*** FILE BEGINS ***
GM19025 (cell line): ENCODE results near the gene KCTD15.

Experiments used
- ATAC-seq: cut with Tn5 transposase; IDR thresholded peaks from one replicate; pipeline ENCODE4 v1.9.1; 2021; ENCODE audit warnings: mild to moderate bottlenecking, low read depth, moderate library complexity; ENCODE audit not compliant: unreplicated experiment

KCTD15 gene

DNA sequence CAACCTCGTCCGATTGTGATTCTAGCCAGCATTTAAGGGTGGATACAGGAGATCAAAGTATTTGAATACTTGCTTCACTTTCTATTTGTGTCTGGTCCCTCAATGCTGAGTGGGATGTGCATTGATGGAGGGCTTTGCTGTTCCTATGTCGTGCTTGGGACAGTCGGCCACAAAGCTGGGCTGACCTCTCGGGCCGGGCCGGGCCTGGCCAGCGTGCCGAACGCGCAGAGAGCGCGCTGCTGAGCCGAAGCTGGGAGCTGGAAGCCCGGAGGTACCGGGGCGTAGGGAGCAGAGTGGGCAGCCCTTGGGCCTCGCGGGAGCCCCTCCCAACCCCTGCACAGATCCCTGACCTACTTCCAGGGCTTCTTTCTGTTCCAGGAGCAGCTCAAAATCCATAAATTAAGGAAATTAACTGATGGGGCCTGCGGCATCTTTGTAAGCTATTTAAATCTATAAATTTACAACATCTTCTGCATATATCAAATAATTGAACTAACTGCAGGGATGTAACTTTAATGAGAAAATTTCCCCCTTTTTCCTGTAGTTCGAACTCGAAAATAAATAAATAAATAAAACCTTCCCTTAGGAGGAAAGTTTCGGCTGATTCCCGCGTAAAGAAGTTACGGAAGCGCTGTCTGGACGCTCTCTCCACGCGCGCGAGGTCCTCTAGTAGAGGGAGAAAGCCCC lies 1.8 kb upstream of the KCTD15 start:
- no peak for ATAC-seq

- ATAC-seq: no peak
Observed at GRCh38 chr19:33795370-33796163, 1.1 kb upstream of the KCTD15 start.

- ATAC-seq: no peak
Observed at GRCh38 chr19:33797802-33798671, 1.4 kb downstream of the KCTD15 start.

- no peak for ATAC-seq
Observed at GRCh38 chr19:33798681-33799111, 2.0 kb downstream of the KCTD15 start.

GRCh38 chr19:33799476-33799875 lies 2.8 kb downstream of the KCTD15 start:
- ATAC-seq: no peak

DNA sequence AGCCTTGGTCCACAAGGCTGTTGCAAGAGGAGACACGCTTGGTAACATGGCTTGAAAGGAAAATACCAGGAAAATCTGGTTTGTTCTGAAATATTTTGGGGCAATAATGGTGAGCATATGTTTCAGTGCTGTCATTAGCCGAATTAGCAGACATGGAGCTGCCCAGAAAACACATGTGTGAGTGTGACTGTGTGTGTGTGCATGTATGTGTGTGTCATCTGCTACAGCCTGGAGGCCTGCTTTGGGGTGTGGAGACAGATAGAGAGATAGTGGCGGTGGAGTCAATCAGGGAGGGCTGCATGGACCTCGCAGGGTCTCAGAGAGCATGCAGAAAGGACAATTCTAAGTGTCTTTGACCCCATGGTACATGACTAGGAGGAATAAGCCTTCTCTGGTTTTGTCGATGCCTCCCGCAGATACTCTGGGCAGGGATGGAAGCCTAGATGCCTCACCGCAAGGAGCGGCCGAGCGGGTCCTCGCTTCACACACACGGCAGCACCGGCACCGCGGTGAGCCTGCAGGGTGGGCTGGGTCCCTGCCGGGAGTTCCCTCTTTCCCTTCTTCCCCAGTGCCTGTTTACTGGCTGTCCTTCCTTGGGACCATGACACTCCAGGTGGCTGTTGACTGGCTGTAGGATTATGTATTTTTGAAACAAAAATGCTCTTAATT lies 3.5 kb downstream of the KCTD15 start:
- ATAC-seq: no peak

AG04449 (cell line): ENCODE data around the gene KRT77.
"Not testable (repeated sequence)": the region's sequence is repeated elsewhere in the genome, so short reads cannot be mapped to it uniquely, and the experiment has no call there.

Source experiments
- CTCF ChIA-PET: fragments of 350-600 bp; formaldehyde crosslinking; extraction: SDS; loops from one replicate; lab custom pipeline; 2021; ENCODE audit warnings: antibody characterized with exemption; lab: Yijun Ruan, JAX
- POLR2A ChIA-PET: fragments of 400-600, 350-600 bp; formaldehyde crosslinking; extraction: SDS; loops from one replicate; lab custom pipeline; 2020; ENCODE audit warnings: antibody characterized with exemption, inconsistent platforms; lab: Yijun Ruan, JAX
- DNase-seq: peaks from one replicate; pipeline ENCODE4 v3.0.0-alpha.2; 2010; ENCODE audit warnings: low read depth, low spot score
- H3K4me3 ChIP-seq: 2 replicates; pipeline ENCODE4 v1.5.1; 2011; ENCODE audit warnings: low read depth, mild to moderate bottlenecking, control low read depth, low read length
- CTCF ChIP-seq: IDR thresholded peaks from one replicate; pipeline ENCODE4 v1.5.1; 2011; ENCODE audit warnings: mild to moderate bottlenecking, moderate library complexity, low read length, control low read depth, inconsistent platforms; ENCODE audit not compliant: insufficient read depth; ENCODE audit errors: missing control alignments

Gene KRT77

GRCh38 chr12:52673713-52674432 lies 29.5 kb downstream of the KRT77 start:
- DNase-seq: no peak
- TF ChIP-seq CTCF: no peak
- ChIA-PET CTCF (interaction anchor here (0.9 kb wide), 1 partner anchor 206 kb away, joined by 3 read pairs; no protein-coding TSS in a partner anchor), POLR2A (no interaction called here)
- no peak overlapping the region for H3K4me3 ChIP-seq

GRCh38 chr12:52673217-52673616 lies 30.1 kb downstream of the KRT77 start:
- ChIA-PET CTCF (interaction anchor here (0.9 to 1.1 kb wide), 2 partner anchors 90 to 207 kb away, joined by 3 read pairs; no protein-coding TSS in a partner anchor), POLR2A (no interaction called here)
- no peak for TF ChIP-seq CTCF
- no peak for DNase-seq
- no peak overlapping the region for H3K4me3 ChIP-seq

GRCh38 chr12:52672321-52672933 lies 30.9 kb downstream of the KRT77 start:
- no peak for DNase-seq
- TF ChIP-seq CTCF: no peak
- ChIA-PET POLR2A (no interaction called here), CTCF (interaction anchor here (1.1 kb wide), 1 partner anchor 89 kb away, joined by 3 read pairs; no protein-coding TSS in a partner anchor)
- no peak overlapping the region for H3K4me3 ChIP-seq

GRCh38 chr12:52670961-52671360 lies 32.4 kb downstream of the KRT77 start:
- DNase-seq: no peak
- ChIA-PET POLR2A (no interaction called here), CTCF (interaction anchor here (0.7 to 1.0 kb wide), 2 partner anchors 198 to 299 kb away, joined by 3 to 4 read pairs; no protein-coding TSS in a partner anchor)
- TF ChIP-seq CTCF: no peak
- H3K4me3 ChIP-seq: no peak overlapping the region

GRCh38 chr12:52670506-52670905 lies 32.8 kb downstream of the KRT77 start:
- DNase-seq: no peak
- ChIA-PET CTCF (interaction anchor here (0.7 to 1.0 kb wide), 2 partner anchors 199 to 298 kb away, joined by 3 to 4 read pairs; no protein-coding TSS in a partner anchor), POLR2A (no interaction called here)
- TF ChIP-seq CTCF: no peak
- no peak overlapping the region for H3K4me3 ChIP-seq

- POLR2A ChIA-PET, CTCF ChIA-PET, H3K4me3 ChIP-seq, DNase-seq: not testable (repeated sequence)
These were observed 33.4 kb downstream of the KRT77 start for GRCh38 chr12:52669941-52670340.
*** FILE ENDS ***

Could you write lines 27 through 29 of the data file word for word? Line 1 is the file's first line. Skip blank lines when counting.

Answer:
- DNase-seq: no peak
- TF ChIP-seq CTCF: no peak
- ChIA-PET CTCF (interaction anchor here (0.9 kb wide), 1 partner anchor 206 kb away, joined by 3 read pairs; no protein-coding TSS in a partner anchor), POLR2A (no interaction called here)